Now, such preaching is indubitably effective and not wholly illegitimate. Its technique is easily acquired. It makes us realize that the early Church Fathers, who displayed a truly appalling ingenuity in allegorizing the Old Testament and who found "types" of Christ and His Church in frankly sensual Oriental wedding songs, have many sturdy descendants among us to this very hour! Such preaching gives picturesqueness and color, it provides the necessary sugar coating to the large pill of practical and ethical exhortation. To be sure, it does not sound like the preaching of our fathers. The old sermon titles—"Suffering with Christ that we may be also glorified with Him," for instance—seem very far away from it. Nor is it to be supposed that this is what its author intended the story we have been using to convey nor that these were the reactions that it aroused in the breasts of its original hearers. But as the sermonizer would doubtless go on to remark, there is a certain universal quality in all great literature, and genius builds better than it knows, and so each man can draw his own water of refreshment from these great wells of the past. And indeed nothing is more amazing or disconcerting than the mutually exclusive notions, the apparently opposing truths, which can be educed by this method, from one and the same passage of Scripture! There is scarcely a chapter in all the Old Testament, and to a less degree in the New Testament, which may not be thus ingeniously transmogrified to meet almost any homiletical emergency.

Now, I may as well confess that I have preached this kind of sermon lo! these many years ad infinitum and I doubt not ad nauseam. We have all used in this way the flaming rhetoric of the Hebrew prophets until we think of them chiefly as indicters of a social order. They were not chiefly this but something quite different and more valuable, namely, religious geniuses. First-rate preaching would deal with Amos as the pioneer in ethical monotheism, with Hosea as the first poet of the divine grace, with Jeremiah as the herald of the possibility of each man's separate and personal communion with the living God. But, of course, such religious preaching, dealing with great doctrines of faith, would have a kind of large remoteness about it; it would pay very little attention to the incidents of the story, and indeed, would tend to be hardly expository at all, but rather speculative and doctrinal.

And that brings us to the theme of this final discussion. For I am one of those who believe that great preaching is doctrinal preaching and that it is particularly needed at this hour. The comparative neglect of the New Testament in favor of the Old in contemporary preaching; the use and nature of the expository method—no less than the unworshipful character of our services—appear to me to offer a final and conclusive proof of the unreligious overhumanistic emphases of our interpretation of religion. And if we are to have a religious revival, then it seems to me worshipful services must be accompanied by speculative preaching and I doubt if the one can be nobly maintained without the other. For we saw that worship is the direct experience of the Absolute through high and concentrated feeling. Even so speculative and, in general, doctrinal preaching is the same return to first principles and to ultimate values in the realm of ideas. It turns away from the immediate, the practical, the relative to the final and absolute in the domain of thought.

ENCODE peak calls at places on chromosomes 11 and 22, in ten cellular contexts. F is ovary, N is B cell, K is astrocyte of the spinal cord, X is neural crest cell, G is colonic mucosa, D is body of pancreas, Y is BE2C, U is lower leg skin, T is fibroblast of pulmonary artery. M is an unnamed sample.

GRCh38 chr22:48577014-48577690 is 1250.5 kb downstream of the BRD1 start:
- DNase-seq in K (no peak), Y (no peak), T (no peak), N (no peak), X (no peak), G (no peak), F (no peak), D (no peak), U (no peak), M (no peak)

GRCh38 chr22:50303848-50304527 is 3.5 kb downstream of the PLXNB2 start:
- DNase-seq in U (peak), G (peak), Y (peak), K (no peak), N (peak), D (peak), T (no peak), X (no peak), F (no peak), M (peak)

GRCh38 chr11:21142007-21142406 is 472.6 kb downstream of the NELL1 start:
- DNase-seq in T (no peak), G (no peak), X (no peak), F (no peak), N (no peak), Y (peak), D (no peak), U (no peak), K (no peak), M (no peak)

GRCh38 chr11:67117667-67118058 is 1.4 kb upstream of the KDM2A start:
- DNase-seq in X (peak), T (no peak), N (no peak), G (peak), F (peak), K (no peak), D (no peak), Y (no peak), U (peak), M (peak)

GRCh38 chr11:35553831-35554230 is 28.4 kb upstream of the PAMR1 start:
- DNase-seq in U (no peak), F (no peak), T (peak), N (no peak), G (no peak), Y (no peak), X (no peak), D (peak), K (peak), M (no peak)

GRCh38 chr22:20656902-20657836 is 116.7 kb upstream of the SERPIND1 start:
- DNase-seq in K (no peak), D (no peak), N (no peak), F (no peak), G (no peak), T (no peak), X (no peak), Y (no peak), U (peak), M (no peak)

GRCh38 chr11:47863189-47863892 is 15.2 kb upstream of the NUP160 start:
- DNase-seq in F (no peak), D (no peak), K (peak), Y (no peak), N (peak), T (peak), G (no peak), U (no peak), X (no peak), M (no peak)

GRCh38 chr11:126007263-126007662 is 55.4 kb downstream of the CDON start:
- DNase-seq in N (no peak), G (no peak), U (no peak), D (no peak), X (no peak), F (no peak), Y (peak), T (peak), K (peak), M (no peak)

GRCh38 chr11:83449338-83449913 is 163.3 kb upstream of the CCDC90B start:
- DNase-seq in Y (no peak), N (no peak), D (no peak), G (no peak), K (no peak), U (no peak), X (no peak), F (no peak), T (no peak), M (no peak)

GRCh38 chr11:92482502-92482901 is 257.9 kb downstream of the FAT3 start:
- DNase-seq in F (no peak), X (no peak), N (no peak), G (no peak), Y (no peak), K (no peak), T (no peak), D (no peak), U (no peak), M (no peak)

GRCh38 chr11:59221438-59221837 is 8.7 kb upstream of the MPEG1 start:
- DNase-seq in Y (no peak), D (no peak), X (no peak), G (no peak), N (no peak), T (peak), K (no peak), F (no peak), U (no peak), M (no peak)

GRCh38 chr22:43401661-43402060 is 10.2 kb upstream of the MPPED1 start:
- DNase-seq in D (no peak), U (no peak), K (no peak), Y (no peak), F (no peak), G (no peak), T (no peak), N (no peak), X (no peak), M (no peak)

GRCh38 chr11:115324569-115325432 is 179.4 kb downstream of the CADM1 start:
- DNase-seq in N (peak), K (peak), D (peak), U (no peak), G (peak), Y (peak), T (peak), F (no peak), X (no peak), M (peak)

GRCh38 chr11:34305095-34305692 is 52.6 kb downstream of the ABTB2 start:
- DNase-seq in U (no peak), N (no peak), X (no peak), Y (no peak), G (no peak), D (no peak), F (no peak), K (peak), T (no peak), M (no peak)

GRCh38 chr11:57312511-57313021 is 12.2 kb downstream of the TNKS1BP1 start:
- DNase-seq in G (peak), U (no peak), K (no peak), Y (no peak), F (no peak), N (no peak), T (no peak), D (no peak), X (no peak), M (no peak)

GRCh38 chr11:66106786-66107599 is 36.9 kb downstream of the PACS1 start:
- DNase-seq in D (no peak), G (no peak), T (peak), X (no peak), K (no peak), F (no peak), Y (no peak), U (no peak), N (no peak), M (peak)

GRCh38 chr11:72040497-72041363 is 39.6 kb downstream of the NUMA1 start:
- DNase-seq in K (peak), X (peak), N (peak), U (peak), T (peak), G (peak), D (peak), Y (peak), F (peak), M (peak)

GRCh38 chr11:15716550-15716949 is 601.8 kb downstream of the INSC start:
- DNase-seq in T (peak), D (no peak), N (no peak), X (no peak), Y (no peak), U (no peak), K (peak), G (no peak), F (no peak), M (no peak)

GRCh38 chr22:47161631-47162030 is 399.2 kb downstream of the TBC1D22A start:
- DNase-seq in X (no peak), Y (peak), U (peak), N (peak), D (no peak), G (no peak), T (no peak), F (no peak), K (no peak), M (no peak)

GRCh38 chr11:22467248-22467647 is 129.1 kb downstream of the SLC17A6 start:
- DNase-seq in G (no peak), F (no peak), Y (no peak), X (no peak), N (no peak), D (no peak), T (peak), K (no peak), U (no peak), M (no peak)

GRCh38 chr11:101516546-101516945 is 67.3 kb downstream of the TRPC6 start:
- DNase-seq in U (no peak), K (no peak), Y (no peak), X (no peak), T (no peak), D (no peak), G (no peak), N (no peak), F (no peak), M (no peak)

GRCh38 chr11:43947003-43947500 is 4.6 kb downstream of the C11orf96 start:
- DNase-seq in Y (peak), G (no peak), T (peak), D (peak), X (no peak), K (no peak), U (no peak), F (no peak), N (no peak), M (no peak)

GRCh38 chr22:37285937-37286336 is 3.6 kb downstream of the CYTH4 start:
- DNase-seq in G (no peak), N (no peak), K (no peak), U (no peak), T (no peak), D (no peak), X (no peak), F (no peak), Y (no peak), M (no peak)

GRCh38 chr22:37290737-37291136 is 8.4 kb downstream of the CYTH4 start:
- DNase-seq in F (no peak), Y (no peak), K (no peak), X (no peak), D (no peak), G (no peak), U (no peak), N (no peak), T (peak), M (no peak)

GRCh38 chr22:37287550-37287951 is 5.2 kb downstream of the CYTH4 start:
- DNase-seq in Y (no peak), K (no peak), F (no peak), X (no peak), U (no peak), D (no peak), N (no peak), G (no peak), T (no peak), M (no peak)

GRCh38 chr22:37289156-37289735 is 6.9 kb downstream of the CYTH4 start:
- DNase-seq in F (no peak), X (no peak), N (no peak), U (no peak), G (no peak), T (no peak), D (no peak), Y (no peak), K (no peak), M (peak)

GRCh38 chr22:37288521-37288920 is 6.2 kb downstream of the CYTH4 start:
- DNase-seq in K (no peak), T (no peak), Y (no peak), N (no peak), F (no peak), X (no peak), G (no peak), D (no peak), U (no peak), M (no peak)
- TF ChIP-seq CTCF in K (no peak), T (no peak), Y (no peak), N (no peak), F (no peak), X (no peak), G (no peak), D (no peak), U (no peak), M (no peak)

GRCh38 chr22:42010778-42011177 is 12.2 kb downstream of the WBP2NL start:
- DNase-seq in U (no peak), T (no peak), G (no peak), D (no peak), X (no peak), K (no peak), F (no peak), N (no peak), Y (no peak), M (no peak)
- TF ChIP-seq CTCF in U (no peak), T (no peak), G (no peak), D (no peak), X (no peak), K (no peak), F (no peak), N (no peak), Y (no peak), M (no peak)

Now, obviously, then, devout services and doctrinal preaching should go together. No high and persistent emotions can be maintained without clear thinking to nourish and steady them. There is in doctrinal preaching a certain indifference to immediate issues; to detailed applications. It deals, by its nature, with comprehensive and abstract rather than local and concrete thinking; with inclusive feeling, transcendent aspiration. It does not try to pietize the ordinary, commercial and domestic affairs of men. Instead it deals with the highest questions and perceptions of human life; argues from those sublime hypotheses which are the very subsoil of the religious temperament and understanding. It deals with those aspects of human life which indeed include, but include because they transcend, the commercial and domestic, the professional and political affairs of daily living. We have been insisting in these chapters that it is that portion of human need and experience which lies between the knowable and the unknowable with which it is the preacher's chief province to deal. Doctrinal preaching endeavors to give form and relations to its intuitions and high desires, its unattainable longings and insights. There is a native alliance between the doctrine of Immanence and expository preaching. For the office of both is to give us the God of this world in the affairs of the moment. There is a native alliance between expository preaching and humanism which very largely accounts for the latter's popularity. For expository preaching, as at present practiced, deals mostly with ethical and practical issues, with the setting of the house of this world in order. There is also a native and majestic alliance between the idea of transcendence and doctrinal preaching and between the facts of the religious experience and the content of speculative philosophy. Not pragmatism but pure metaphysics is the native language of the mind when it moves in the spiritual world.